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Volume 10 No. 06
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Board Review Corner

A Case of Insomnia in an Elderly Woman

http://dx.doi.org/10.5664/jcsm.3810

Sandra Horowitz, M.D., F.A.A.S.M.1; Stuart F. Quan, M.D., F.A.A.S.M.2
1Departments of Neurology and Medicine, Brigham and Women's Hospital, Boston, MA; 2Division of Sleep Medicine, Harvard Medical School, Boston, MA

A 76 year old right handed woman presented with daytime tiredness and night time insomnia. She had been a good sleeper until she was diagnosed with breast cancer at age 65 and underwent a mastectomy. Afterwards, she complained of difficulty falling and staying asleep. Anemia was diagnosed post operatively. She was treated with the aromatase inhibitor, anastrozole 1 mg daily, but developed insomnia and it was changed to an anti estrogen, exemestane 25 mg daily. Because of anxiety related to the diagnosis of breast cancer, she was started on citalopram 20 mg in the morning.

In the last week, she complained of 2 nights with no sleeping and spent several hours wandering about the house. Melatonin 3-10 mg before bed did not help. She tried relaxation CDs but could not complete the exercises. On other nights, she stayed in bed feeling hot and uncomfortable with an annoying tingling in her feet. She awakens multiple times, and has to leave her bed to massage her legs, but by 3:30 AM she can finally return to sleep without further interruption. She denies palpable leg cramps.

She lives alone, but does not think she snores. In the family there are no similar problems. She lost 25 lbs since the cancer diagnosis. She has not used tobacco and has tried 1 glass of red wine before bed, but it increased the problem. She limits coffee to the morning and avoids snacks in the evening.

On physical exam she appears mildly depressed, is well nourished with a body mass index of 26 kg/m2. Her oral pharyngeal airway is mildly crowded. On neurologic exam there is no focal weakness or incoordination. However, vibration sense is diminished in her feet. The remainder of the physical examination is normal.

You have reviewed and reinforced sleep hygiene practices with no improvement in her symptoms.

Which of the following would be the most useful in the treatment of this patient?

  1. measure serum ferritin

  2. home sleep study

  3. trial of autoPAP

  4. polysomnogram

  5. cognitive behavioral therapy

Answer: A. measure serum ferritin

The patient has symptoms suggestive of restless legs syndrome1,2 with insomnia that may be related to periodic limb movements of sleep. She has had a recent onset of symptoms with a surgical procedure associated with a possible iron deficiency. There is a low probability of obstructive sleep apnea given the lack of snoring and her weight loss, but she does live alone. If treatment of restless legs syndrome does not result in improvement, a polysomnogram may be indicated in the future. Without a reasonable probability of obstructive sleep apnea, home sleep testing should not be ordered. Cognitive behavioral therapy is the best initial therapy for patients with a primary insomnia. However, her insomnia symptoms are most likely explained by restless legs syndrome.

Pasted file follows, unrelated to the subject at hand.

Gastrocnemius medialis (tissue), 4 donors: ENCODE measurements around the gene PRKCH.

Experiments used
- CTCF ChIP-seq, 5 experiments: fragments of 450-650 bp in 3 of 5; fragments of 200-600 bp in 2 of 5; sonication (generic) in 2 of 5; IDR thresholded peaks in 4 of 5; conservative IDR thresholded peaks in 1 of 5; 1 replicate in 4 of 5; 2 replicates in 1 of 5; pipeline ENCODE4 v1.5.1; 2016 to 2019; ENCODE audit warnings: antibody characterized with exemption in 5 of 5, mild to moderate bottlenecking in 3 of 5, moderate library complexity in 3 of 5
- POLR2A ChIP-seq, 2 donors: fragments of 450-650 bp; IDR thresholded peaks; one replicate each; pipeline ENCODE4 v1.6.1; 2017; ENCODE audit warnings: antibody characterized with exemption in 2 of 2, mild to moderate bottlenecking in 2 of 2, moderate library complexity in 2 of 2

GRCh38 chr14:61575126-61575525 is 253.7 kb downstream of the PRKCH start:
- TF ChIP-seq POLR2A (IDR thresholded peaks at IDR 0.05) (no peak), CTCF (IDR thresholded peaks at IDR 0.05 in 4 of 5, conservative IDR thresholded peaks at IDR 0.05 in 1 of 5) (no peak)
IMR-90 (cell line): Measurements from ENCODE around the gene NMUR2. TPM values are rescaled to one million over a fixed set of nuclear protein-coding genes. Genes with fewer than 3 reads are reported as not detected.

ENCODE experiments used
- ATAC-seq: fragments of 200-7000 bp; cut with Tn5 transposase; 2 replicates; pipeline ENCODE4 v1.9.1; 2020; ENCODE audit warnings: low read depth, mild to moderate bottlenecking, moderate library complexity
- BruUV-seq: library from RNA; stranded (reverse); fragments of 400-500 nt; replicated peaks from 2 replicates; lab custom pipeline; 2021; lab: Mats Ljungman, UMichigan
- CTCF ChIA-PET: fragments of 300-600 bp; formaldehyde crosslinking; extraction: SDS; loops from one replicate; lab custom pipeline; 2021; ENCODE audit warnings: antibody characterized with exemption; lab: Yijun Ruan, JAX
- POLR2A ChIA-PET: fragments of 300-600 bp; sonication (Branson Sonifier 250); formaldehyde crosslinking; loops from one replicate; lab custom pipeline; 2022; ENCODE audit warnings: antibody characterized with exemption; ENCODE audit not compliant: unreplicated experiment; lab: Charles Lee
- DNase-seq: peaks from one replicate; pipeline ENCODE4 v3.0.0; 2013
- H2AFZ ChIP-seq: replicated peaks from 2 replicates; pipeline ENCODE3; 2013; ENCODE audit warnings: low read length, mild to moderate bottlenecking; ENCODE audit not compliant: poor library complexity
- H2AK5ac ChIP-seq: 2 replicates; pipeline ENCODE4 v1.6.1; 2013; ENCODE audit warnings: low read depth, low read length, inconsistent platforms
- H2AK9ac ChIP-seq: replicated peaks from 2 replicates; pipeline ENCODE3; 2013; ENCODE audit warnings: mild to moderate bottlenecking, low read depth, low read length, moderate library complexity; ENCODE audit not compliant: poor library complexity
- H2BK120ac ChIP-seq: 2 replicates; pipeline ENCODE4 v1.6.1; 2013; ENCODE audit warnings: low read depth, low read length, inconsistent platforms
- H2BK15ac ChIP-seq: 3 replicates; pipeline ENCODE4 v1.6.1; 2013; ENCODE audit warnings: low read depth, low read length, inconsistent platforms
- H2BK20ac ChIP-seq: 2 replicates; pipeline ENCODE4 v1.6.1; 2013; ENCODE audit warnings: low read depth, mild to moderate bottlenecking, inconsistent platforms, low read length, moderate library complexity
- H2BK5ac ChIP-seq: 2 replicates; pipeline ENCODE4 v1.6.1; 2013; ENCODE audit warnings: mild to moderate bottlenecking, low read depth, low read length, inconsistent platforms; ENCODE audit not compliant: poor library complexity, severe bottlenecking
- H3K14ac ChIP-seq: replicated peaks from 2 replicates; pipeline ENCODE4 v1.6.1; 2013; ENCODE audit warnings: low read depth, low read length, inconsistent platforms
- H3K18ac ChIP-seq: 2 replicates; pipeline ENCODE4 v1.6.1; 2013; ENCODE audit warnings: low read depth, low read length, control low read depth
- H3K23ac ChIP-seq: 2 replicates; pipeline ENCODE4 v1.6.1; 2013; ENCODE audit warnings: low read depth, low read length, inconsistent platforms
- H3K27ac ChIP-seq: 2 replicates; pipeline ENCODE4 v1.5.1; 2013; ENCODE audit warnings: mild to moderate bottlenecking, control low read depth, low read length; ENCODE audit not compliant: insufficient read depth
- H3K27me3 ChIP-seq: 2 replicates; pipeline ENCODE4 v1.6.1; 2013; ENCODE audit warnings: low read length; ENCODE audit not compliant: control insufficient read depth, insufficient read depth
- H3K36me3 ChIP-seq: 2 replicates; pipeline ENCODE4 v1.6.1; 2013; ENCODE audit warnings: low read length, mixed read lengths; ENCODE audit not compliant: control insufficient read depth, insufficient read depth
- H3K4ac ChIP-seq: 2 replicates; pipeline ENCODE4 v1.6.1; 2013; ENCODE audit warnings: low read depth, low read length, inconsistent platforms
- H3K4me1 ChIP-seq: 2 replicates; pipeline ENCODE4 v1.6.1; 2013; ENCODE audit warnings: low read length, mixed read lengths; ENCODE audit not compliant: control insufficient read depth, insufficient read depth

She has described a problem with sleep initiation and maintenance. Pertinent additional information that would attribute these symptoms to restless legs syndrome include:

  1. Is the need to move or wander more in evening hours or upon going to bed?

  2. Was there a sensory symptom in the legs that she could describe?

  3. Did moving walking or as she said “wandering” relieve symptoms?

  4. Did symptoms return with immobility?

  5. Were there signs of periodic limb movements (e.g., disheveled bed sheets)?

  6. Were other diseases excluded?

If the ferritin is low < 50 mcg/dl, a course of iron replacement therapy is indicated.1 Otherwise treatment with a dopamine agonist such as ropinirole or pramipexole should be considered as initial therapy. If prescribed, it is important to warn patients of possible daytime sleep attacks and compulsive behavior (e.g., gambling). Gabapentin enacarbil or gabapentin are most useful if there are comorbid hot flashes or pain associated with the restless legs. Recently pregabalin was found effective with less augmentation than pramipexole.2 Opioids in the form of tramadol and oxycodone in low doses may be tried in refractory patients, or those with significant augmentation. A trial of venodyne compression boots may provide another approach without the need for medication.3

DISCLOSURE STATEMENT

This was not an industry supported study. The authors have indicated no financial conflicts of interest. Work was performed at Brigham and Women's Hospital, Boston, MA.

CITATION

Horowitz S, Quan SF. A case of insomnia in an elderly woman. J Clin Sleep Med 2014;10(6):699-700.

REFERENCES

1 

Aurora RN, Kristo DA, Bista SR, et al., authors. The treatment of restless legs syndrome and periodic limb movement disorder in adults—an update for 2012: practice parameters with an evidence-based systematic review and meta-analysis. Sleep. 2012;35:1039–59. [PubMed Central][PubMed]

2 

Allen RP, Chen C, Garcia-Borreguerro D, et al., authors. Comparison of pregabalin with pramipexole for restless leg syndrome. N Engl J Med. 2014;370:621–31. [PubMed]

3 

Lettieri C, Eliasson A, authors. Pneumatic compression devices are an effective treatment for restless leg syndrome. Chest. 2009;135:74–80. [PubMed]